Now, we in the 21st century might think that six weeks or however long it’s been since they met, isn’t long enough for the pair to have known each other, but couples didn’t need to know each other for long in Georgian England. According to the Clandestine Marriage Act of 1753 engaged couples only had to wait three weeks before getting married, during that time, their impending nuptials would be announced each Sunday in the parish churches of both parties for three weeks. Other than that, they didn’t need to know each other well. Remember, Mr. Collins and Charlotte Lucas only knew each other for two weeks before he proposed three days after being rejected by Elizabeth. 

So lengthy courtships weren’t necessary. It was more important that the two parties were of similar backgrounds and class. 

But why would Willoughby and Marianne remain silent? Elinor thinks it might be because Willoughby can’t afford to marry immediately. Sir John says his current estate is only worth about 6 or 700 a year, which is not enough for a gambling man like Willoughby to get married on, and Elinor knows he’s living beyond his means because he’s constantly talking about how poor he is. Although we never hear this from Willoughby himself, it’s only reported by the narrator.

But beyond this, the two of them hiding anything is totally out of character for both of them. Marianne is all about truth in feeling, that’s what sensibility and sentimentality is about. She, as an honest and open person, would definitely tell her family if she were engaged, but mum is her word. However, she’s acting like she is engaged.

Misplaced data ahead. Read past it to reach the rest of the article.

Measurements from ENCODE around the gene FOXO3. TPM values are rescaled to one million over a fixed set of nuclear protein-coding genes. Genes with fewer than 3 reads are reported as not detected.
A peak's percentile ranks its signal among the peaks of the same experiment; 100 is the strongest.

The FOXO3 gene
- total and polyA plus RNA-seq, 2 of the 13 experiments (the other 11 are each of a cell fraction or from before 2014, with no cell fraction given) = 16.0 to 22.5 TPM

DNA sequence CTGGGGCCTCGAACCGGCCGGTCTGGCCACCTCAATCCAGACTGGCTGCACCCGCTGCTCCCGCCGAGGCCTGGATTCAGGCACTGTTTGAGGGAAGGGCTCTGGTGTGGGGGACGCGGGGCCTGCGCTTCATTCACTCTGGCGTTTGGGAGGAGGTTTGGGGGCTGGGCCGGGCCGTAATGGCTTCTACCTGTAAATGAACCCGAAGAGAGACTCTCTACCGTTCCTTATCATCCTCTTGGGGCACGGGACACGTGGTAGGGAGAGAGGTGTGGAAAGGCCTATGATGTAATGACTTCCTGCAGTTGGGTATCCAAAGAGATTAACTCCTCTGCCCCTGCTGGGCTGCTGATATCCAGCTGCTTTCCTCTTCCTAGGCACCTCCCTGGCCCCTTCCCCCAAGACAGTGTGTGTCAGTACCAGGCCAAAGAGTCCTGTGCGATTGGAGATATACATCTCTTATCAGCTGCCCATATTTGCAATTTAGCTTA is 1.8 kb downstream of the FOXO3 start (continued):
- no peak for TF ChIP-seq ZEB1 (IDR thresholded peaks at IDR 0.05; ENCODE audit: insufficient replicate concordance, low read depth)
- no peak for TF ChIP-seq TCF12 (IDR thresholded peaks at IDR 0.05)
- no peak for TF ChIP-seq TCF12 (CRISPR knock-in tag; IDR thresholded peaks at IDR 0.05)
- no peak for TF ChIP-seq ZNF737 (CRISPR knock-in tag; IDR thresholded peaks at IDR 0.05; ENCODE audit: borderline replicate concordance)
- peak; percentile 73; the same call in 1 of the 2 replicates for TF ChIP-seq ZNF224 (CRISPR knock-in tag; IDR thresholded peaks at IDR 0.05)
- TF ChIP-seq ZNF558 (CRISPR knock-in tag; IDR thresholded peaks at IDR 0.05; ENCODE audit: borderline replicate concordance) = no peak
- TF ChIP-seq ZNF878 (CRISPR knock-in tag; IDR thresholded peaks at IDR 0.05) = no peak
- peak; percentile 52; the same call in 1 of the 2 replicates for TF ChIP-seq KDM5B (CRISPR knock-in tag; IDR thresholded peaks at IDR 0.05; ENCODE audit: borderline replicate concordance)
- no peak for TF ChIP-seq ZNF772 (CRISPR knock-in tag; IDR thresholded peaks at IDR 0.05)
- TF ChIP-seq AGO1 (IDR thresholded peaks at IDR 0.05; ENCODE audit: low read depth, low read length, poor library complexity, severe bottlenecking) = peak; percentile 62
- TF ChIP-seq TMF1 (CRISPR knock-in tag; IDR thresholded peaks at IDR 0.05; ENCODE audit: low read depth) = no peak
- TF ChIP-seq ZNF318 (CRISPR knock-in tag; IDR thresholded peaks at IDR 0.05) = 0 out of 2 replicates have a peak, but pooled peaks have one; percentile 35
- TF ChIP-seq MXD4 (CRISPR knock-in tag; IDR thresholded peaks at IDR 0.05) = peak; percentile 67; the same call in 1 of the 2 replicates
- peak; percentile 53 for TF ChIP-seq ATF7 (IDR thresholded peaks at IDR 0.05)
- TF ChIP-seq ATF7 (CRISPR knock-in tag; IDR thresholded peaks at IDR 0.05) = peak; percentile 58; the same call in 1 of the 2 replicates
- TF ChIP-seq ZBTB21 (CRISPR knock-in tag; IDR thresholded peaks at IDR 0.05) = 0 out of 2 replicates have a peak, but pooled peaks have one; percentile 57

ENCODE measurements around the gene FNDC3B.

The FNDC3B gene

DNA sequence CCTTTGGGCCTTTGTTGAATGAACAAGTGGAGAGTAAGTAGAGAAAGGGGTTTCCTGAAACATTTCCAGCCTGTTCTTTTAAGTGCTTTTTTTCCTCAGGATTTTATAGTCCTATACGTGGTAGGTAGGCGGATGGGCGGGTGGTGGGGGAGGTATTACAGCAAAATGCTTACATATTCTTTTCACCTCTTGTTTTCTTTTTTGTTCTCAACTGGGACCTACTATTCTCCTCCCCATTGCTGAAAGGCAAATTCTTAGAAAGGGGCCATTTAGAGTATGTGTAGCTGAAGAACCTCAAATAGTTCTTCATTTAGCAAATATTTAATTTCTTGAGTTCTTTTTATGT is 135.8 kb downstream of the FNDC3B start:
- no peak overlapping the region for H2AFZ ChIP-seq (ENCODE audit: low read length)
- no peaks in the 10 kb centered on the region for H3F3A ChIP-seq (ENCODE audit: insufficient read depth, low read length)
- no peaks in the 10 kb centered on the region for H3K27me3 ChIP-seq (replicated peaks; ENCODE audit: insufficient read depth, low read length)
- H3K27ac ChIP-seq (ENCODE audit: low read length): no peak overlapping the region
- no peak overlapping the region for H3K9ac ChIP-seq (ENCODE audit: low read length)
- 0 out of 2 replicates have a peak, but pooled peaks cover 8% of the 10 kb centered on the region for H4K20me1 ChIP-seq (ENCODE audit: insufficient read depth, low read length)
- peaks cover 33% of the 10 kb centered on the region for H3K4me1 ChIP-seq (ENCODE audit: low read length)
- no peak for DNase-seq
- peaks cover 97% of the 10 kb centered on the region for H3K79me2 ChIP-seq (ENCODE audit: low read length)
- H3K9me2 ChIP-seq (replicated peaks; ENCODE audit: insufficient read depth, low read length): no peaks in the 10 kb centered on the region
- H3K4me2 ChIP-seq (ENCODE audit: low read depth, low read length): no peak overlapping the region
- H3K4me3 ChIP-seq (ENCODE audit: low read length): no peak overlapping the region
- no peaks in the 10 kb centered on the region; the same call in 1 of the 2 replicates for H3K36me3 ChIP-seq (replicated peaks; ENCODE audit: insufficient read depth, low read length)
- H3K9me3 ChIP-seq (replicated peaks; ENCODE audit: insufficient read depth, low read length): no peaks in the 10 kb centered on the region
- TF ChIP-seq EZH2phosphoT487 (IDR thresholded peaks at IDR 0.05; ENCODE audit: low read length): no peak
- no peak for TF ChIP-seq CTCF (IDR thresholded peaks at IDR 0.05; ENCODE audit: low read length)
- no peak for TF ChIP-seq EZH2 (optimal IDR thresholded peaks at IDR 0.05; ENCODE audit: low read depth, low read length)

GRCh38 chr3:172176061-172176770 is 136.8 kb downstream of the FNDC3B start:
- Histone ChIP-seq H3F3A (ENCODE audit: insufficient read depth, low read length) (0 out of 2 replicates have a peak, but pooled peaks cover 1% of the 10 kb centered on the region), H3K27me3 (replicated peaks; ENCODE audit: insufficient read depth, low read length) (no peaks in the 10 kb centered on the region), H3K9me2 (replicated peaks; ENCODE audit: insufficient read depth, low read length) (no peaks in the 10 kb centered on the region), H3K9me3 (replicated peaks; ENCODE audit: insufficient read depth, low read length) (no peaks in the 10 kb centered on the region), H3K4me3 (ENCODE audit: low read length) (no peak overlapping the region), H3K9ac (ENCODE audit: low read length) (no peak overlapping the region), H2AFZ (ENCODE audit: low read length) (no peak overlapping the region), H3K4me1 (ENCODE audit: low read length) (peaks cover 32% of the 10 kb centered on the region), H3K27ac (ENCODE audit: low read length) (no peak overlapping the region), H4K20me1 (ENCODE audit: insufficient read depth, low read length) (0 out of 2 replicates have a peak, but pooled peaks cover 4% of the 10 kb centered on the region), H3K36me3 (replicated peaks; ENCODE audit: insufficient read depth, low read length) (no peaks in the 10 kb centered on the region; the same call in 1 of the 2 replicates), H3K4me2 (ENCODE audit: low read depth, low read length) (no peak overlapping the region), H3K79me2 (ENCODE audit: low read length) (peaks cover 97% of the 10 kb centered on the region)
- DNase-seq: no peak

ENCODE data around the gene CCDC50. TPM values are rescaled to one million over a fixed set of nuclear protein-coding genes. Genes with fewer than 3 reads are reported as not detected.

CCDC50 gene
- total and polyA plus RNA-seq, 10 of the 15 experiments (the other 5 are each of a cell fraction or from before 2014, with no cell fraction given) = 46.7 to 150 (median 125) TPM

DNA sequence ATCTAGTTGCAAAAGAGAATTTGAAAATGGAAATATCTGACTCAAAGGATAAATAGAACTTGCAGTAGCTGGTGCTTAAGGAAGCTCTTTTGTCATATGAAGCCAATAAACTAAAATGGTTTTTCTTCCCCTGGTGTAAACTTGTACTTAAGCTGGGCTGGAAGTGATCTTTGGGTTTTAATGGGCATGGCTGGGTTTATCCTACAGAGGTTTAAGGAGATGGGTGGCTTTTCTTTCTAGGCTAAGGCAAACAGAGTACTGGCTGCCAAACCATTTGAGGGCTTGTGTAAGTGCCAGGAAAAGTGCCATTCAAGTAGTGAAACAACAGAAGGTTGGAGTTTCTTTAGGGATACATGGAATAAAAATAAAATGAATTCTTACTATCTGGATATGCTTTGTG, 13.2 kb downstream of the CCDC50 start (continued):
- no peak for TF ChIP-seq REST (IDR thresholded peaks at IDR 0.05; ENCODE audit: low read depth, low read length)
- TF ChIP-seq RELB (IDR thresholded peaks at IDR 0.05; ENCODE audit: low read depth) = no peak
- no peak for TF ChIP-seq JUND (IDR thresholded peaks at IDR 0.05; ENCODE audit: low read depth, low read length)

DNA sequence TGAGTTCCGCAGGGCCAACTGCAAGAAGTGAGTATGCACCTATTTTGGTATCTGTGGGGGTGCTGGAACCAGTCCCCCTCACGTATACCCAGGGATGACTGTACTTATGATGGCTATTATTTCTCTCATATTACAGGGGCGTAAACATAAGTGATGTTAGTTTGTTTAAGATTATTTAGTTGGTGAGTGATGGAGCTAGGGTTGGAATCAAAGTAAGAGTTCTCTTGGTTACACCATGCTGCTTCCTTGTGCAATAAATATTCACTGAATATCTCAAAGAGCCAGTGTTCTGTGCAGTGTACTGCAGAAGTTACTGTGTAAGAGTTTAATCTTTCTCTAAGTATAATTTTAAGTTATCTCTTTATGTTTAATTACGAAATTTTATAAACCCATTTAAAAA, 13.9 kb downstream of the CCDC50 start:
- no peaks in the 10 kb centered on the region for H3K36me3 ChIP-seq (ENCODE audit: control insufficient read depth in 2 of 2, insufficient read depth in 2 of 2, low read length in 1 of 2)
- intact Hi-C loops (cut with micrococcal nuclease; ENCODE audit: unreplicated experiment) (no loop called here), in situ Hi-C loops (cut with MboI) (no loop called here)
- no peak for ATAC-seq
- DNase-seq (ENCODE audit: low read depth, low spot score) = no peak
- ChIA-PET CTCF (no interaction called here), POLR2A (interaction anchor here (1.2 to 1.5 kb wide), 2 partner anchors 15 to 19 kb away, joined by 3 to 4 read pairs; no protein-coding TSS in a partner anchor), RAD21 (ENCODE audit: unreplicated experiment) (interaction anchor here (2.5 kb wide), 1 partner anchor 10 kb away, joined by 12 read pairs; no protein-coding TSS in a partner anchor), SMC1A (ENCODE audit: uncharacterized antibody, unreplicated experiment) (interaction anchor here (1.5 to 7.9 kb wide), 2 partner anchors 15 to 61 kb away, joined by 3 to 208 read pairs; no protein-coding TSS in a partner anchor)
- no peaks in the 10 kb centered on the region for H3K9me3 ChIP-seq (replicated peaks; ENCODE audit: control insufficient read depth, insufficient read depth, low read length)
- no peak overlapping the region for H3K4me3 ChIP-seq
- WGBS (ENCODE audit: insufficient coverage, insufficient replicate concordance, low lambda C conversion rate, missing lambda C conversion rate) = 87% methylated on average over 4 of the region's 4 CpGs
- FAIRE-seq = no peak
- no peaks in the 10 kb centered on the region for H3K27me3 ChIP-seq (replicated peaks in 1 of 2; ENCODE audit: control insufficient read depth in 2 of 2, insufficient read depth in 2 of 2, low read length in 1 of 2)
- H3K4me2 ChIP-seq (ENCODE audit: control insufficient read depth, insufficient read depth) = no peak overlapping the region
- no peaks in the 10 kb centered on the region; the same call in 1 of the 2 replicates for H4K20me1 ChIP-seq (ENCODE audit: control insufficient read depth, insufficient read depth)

So this is driving Elinor nuts and she won’t just ask Marianne, because she  believes Marianne would tell her if she was. Because that’s what sensible Elinor thinks she herself would do. Elinor has all these doubts running around inside her head because she knows what she’s seen, but she hasn’t heard the truth yet.  

This makes my head spin. So let’s take a step back for a minute and look at one more interesting point in this section. 

We have a brief description of Brandon’s brother and then one of Willoughby.

There are a lot of similarities in these two characters, one of whom is dead. We will definitely get into the personalities of both of them as the story progresses, but we’re starting to piece together more about them. Austen leaves hints and trails everywhere about characters, even those we never actually meet.   

Brandon’s brother left his estate deeply in debt, according to Mrs. Jennings, and Sir John says Willoughby isn’t rich by any means, his estate is only worth a few hundred a year but we’ve also seen hints that he gambles heavily, which we guessed last episode, and that he spends far more than he earns. 

OK, let’s get back to the text where Willoughby is visiting the Dashwoods. 

One evening in particular, about a week after Colonel Brandon left the country, his heart seemed more than usually open to every feeling of attachment to the objects around him; and on Mrs. Dashwood’s happening to mention her design of improving the cottage in the spring, he warmly opposed every alteration of a place which affection had established as perfect with him.

“What!” he exclaimed, “Improve this dear cottage! No. 

That I will never consent to. Not a stone must be added to its walls, not an inch to its size, if my feelings are regarded.”

“Do not be alarmed,” said Miss Dashwood, “nothing of the kind will be done; for my mother will never have money enough to attempt it.”

“I am heartily glad of it,” he cried. “May she always be poor, if she can employ her riches no better.”

“Thank you, Willoughby. But you may be assured that I would not sacrifice one sentiment of local attachment of yours, or of any one whom I loved, for all the improvements in the world. Depend upon it that whatever unemployed sum may remain, when I make up my accounts in the spring, I would even rather lay it uselessly by than dispose of it in a manner so painful to you. But are you really so attached to this place as to see no defect in it?”